9 Ionic Bond Examples in Daily Life

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All the matter present in the universe is made up of some combination of 118 elements we see on the periodic table. Chemical bonding is a key concept in chemistry to understand how these elements join up to form compounds. For atoms to form compounds large enough to be observed, they must combine with other atoms. It is a well-established fact that opposite charges attract each other via a simple electromagnetic force. Hence, the negatively charged electrons that are orbiting the nucleus and the positively charged protons in the nucleus attract each other. An electron positioned between two nuclei will be attracted to both of them, and the nuclei will be attracted toward electrons in this position. Therefore, in simple terms, a chemical bond is known as a mutual attraction between two or more atoms that results in the redistribution of their outermost valance electrons. The type of chemical bond formed depends upon the elements involved and their corresponding properties. One of such properties is electronegativity. It is the measure of the tendency of an atom to attract the shared pair of electrons. The bond formed between oppositely charged ions, or two atoms due to a significant difference between their electronegativities, is known as an ionic bond. It is one of the main types of bonding along with covalent bonding and metallic bonding.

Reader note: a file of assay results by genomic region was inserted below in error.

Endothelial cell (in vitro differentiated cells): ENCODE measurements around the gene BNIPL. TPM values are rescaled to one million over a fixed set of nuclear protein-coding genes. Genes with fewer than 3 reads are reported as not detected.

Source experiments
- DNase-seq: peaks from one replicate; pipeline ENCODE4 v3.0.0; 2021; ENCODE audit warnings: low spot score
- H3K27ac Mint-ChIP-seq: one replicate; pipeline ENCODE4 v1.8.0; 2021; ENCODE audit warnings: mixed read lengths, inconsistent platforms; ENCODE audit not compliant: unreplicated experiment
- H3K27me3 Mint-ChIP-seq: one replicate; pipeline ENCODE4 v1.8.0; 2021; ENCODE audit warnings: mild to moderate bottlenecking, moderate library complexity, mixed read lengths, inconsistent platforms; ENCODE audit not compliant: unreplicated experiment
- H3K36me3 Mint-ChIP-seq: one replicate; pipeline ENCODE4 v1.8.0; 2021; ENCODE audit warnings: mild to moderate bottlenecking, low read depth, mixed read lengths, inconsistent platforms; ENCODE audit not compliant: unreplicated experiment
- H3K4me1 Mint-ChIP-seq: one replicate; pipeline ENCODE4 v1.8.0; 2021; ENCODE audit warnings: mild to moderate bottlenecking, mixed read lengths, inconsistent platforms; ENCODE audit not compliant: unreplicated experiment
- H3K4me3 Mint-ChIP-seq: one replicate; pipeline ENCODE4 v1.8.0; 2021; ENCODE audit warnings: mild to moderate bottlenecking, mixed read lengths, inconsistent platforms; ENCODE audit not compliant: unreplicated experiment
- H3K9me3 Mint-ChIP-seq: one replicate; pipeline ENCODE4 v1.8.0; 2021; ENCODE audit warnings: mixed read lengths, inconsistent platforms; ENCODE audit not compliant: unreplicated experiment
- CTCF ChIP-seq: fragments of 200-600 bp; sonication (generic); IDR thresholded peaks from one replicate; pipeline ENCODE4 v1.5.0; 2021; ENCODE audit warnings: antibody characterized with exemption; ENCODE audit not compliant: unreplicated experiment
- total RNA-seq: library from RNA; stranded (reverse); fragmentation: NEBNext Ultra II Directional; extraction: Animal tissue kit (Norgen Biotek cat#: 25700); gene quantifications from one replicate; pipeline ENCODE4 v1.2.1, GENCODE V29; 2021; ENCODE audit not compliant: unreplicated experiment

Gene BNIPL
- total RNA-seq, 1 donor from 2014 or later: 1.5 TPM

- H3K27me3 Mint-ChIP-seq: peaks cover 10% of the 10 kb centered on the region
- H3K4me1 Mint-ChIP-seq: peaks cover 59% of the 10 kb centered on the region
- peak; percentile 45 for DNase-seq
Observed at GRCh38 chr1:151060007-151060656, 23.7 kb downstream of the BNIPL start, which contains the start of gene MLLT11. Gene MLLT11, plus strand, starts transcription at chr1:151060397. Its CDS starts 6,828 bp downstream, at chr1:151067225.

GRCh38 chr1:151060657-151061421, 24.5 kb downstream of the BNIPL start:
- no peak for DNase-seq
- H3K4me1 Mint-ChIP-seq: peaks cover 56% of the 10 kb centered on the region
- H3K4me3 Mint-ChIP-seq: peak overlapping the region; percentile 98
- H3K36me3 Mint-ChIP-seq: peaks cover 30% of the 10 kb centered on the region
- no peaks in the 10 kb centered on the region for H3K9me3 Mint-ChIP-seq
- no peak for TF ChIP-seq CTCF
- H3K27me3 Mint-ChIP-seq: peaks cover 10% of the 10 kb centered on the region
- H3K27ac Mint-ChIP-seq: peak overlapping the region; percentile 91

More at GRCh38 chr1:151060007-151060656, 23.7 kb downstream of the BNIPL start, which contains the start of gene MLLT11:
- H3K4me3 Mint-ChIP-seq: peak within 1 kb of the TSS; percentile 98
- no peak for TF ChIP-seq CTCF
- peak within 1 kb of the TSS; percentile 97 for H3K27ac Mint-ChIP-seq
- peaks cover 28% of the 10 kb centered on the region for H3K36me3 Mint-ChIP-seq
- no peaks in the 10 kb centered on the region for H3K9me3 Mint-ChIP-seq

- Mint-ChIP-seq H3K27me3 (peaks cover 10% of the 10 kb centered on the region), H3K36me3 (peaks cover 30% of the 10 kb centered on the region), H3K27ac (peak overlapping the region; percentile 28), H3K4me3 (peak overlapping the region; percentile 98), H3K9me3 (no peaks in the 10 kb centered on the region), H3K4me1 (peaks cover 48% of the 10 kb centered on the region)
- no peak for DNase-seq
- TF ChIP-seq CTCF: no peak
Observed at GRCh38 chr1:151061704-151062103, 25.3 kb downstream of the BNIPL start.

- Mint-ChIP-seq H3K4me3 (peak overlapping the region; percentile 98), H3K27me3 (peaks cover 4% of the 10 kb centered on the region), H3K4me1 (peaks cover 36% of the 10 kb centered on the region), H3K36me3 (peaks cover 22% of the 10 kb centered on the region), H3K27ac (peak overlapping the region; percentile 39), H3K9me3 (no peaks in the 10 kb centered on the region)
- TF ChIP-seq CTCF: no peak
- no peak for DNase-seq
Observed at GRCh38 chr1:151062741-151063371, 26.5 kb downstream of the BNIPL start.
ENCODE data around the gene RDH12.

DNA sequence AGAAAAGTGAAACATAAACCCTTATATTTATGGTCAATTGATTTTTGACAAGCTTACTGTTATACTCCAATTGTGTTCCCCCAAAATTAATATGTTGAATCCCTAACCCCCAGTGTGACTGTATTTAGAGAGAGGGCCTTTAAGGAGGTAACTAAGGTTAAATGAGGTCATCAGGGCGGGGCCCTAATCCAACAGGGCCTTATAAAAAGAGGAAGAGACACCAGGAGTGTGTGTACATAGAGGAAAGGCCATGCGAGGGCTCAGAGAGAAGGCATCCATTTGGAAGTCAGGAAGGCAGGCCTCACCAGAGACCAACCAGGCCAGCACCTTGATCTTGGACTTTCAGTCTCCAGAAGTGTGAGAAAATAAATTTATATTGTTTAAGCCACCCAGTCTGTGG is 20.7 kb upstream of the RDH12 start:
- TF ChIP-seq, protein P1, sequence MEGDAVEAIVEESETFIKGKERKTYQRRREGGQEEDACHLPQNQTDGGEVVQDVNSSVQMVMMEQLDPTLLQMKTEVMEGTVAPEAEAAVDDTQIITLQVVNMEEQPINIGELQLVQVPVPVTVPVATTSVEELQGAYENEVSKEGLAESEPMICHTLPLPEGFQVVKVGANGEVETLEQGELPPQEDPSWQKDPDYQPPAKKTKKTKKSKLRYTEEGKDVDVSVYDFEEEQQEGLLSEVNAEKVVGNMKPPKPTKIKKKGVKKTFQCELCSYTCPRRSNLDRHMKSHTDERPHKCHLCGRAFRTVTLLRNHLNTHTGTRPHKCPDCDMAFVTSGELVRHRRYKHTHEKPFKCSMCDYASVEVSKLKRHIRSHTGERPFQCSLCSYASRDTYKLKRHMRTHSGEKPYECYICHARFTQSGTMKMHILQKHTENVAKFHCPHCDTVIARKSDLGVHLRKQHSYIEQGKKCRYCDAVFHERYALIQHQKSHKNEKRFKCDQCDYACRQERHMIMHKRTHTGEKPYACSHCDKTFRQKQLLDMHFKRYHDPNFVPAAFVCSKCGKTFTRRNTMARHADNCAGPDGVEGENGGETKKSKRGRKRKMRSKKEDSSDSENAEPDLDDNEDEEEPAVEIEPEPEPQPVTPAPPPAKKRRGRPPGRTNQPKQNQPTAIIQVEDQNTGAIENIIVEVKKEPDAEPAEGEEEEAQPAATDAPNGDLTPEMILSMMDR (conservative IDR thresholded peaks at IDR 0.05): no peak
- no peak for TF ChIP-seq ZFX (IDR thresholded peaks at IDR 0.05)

Ionic bonding tends to occur between electropositive metals and electronegative non-metals. When ionic bonds form, a metal donates one or more electrons, due to having a low electronegativity, to form a positive ion or cation. The non-metal atom has a high electronegativity, and therefore readily gains electrons to form a negative ion or anion. The two ions are then attracted to each other by electrostatic forces. The interspersing of positive and negative ions allows the ions to come close together until the repulsions balance the attractions. However, it is important to understand that electrons do not make a complete transfer from one atom or molecule to the other. In fact, all ionic compounds have some degree of electron sharing (covalent nature). Therefore, the term “ionic bond”  is given when the ionic character is large enough to dominate over the polar covalent character. Moreover, the ionic compounds tend to form a crystal structure rather than being a molecule. Let’s discuss a few examples of ionic bonding in daily life.